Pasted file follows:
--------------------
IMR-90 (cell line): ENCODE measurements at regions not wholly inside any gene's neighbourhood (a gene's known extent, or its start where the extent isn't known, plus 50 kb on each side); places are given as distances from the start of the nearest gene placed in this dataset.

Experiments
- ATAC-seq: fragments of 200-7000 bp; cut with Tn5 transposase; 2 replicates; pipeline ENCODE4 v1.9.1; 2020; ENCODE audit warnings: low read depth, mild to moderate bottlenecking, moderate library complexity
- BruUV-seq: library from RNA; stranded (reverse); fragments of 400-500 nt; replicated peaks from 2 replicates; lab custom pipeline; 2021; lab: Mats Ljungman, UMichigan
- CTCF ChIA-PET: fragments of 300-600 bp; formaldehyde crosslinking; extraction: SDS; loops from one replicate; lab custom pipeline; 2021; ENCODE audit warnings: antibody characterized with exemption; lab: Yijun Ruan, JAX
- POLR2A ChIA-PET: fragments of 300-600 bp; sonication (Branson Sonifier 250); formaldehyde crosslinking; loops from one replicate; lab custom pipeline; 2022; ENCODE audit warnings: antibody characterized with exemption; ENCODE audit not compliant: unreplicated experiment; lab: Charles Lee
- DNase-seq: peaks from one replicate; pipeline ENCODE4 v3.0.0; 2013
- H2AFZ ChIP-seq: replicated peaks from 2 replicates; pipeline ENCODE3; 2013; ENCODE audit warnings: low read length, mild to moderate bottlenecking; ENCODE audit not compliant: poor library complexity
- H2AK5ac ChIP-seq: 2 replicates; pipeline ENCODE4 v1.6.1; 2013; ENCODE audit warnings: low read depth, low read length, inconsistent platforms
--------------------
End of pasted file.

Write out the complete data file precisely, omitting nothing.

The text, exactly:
IMR-90 (cell line): ENCODE measurements at regions not wholly inside any gene's neighbourhood (a gene's known extent, or its start where the extent isn't known, plus 50 kb on each side); places are given as distances from the start of the nearest gene placed in this dataset.

Experiments
- ATAC-seq: fragments of 200-7000 bp; cut with Tn5 transposase; 2 replicates; pipeline ENCODE4 v1.9.1; 2020; ENCODE audit warnings: low read depth, mild to moderate bottlenecking, moderate library complexity
- BruUV-seq: library from RNA; stranded (reverse); fragments of 400-500 nt; replicated peaks from 2 replicates; lab custom pipeline; 2021; lab: Mats Ljungman, UMichigan
- CTCF ChIA-PET: fragments of 300-600 bp; formaldehyde crosslinking; extraction: SDS; loops from one replicate; lab custom pipeline; 2021; ENCODE audit warnings: antibody characterized with exemption; lab: Yijun Ruan, JAX
- POLR2A ChIA-PET: fragments of 300-600 bp; sonication (Branson Sonifier 250); formaldehyde crosslinking; loops from one replicate; lab custom pipeline; 2022; ENCODE audit warnings: antibody characterized with exemption; ENCODE audit not compliant: unreplicated experiment; lab: Charles Lee
- DNase-seq: peaks from one replicate; pipeline ENCODE4 v3.0.0; 2013
- H2AFZ ChIP-seq: replicated peaks from 2 replicates; pipeline ENCODE3; 2013; ENCODE audit warnings: low read length, mild to moderate bottlenecking; ENCODE audit not compliant: poor library complexity
- H2AK5ac ChIP-seq: 2 replicates; pipeline ENCODE4 v1.6.1; 2013; ENCODE audit warnings: low read depth, low read length, inconsistent platforms